Why Accepting Changed Plans Is Difficult, But Might Be The Best Thing For You

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Self

I bet you all (or at least most of you) know the Rolling Stones song, “You Can’t Always Get What You Want.” Do you remember the refrain?

It goes like this: “You can’t always get what you want / But if you try some time / You’ll find you get what you need.”

This song popped into my mind a couple of weeks ago when, once again, my plans were changed for me. I was left with no choice and had to accept this change of plans.

Interestingly, once I did that a huge wave of relief washed over me.

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First, let me give you a little bit of recent history.

I decided to move from a house on a beautiful but out-of-the-way quiet street to a townhouse in a community closer to the center of town.

I went on a tour of the community and loved everything about it. In full disclosure, it is not a 50+ community. There are houses, apartments, and townhouses. This is a vibrant community for the young and young-at-heart.

It has beautiful landscaping, woodland trails (you know I love to walk in the woods), and sidewalks with lots of streetlights.

I was hooked. I love everything about this community. An additional bonus is that it is close (but not too close) to the highway and the shops I like to frequent.

I bought a yet-to-be-built townhome in October of 2020. At that time, the proposed completion date was May/June 2021. I am a professional organizer, so I got to work.

I planned a visit to see my son and his family in Seattle in mid-March/early April and decided to put my house up for sale while I was out of town.

In my mind this was perfect. Miles and Josie (my dogs) would be out of the house at their boarding location. I would be out of town and wouldn’t have to rearrange my day to accommodate potential buyers. What could be better?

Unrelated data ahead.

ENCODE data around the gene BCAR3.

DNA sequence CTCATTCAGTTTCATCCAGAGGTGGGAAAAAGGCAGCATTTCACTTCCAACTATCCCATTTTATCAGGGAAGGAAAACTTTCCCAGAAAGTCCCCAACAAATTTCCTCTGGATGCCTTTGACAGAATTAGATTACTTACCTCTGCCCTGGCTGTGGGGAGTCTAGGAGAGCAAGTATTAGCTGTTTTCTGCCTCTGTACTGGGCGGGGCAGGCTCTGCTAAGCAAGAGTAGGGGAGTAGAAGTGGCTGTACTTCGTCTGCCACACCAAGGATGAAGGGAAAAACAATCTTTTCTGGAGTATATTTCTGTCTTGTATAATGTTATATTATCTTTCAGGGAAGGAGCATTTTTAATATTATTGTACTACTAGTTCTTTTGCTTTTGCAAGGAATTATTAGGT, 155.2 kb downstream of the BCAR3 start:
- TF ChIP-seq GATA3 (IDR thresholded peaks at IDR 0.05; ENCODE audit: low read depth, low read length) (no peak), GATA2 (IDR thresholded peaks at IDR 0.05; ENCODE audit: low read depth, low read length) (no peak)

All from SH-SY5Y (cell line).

My plan worked. I went to Seattle in March, and I received an offer on my house. This is what I wanted, right? Well, maybe not. I received word that the building at the new community was backed up.

Some delays were weather-related, some were Covid delays. My home was now scheduled to be ready in August, but my buyer wanted my current house in May.

What to do? I am an organizer, so I found a solution.

I discovered a company called Hello Landing.

They have rental properties in complexes all over the United States and it just so happened that they had a furnished unit for rent in an apartment complex directly across the street from the community in which I was building. Great!

My house was sold, I put my furniture into storage, and moved into the furnished apartment. I brought everything I needed, or so I thought. August came and went.

The builder had some supplier delays due to the pandemic, some weather delays, and some worker shortage delays.

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My move-in date was moved to November. This was not what I wanted but it was going to be fine. When I was with my son in Seattle, we made plans to gather for Christmas in Maui.

I knew I would be ready for a beach vacation after moving. Plus, this was a plan to spend time in a beautiful place with my family.

The next change of plans came when my move-in date was changed to mid-December. I started to feel anxious.

How was I going to move into the townhouse, move out of the apartment, and pack for a vacation?

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I told myself I could handle it and arranged everything. I arranged everything but the timing was very tight. It was hugely stressful to think about all the little details involved and keep the business running.

Then there was another change of plans. This time the closing date was moved to January, after my return from my vacation with my son and his family.

My first reaction was “No!” This can’t be! Then I stopped to think about it. It wasn’t what I wanted. I wanted to move in, get my office set up, and be ready to hit the ground running after my vacation.

But once I made the phone calls to reschedule movers and the other moving-related deliveries, I began to relax.

This was just what I needed. I didn’t need to try and do everything all at once.

Although it wasn’t intentional, this delay gave me breathing room. I’ll go on vacation, have a wonderful time with my son and his family, and return refreshed and ready to tackle a move.

Accepting the change of plans was the best thing I could have done for myself.

The next time a change of plans is made for you stop and think if perhaps it is for the best. My initial reaction is usually to argue and want to keep things the way I have organized them to begin with.

I am learning, though, that sometimes what I think I want is not always what I need. This is the lesson I want to share with you.

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Diane N. Quintana is a Certified Professional Organizer®, a Certified Professional Organizer in Chronic Disorganization®, Master Trainer and owner of DNQ Solutions, LLC, and co-owner of Release Repurpose Reorganize, LLC based in Atlanta, Georgia.

This article was originally published at DNQ Solutions. Reprinted with permission from the author.